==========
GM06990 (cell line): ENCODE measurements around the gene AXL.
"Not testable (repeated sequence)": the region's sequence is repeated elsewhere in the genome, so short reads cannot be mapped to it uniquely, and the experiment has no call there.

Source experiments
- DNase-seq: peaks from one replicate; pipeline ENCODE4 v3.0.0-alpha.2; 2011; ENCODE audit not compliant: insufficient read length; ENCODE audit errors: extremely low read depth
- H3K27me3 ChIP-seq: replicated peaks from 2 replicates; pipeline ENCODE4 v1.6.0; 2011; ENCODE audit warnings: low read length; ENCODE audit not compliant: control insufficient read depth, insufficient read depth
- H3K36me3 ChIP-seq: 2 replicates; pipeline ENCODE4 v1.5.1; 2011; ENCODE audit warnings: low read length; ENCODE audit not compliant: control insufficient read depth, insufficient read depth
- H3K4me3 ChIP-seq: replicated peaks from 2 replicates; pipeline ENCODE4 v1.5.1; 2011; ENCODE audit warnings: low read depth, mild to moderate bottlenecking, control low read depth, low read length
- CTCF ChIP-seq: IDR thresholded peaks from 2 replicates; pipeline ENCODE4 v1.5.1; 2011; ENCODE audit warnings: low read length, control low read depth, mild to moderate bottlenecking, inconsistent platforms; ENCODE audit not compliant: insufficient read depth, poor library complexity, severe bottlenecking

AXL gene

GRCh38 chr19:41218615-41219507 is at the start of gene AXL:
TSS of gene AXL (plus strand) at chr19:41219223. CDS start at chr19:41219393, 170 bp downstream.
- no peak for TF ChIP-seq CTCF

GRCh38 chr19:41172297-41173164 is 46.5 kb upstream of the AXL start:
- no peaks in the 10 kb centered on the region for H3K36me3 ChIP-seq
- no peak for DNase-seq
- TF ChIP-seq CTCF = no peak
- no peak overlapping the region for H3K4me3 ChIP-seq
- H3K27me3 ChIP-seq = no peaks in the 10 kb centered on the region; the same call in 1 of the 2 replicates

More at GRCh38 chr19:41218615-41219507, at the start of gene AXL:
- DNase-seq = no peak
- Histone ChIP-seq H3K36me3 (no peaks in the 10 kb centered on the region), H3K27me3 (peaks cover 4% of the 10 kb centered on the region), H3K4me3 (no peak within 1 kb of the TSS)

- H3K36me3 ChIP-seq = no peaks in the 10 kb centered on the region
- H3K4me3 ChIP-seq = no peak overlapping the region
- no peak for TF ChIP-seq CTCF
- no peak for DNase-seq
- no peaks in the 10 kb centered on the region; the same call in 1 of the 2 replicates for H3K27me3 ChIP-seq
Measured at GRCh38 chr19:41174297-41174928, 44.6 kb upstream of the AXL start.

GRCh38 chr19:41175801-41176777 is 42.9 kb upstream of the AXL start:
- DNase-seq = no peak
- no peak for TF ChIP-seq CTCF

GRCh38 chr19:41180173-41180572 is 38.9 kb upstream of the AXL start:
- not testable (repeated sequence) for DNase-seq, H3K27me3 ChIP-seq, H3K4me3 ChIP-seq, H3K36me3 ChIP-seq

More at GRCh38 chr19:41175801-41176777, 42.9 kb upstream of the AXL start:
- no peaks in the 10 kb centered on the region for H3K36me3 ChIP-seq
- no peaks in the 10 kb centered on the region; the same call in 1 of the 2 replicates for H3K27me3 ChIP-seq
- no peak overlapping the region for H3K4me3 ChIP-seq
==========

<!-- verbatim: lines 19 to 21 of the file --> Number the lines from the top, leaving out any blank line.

More at GRCh38 chr19:41218615-41219507, at the start of gene AXL:
- DNase-seq = no peak
- Histone ChIP-seq H3K36me3 (no peaks in the 10 kb centered on the region), H3K27me3 (peaks cover 4% of the 10 kb centered on the region), H3K4me3 (no peak within 1 kb of the TSS)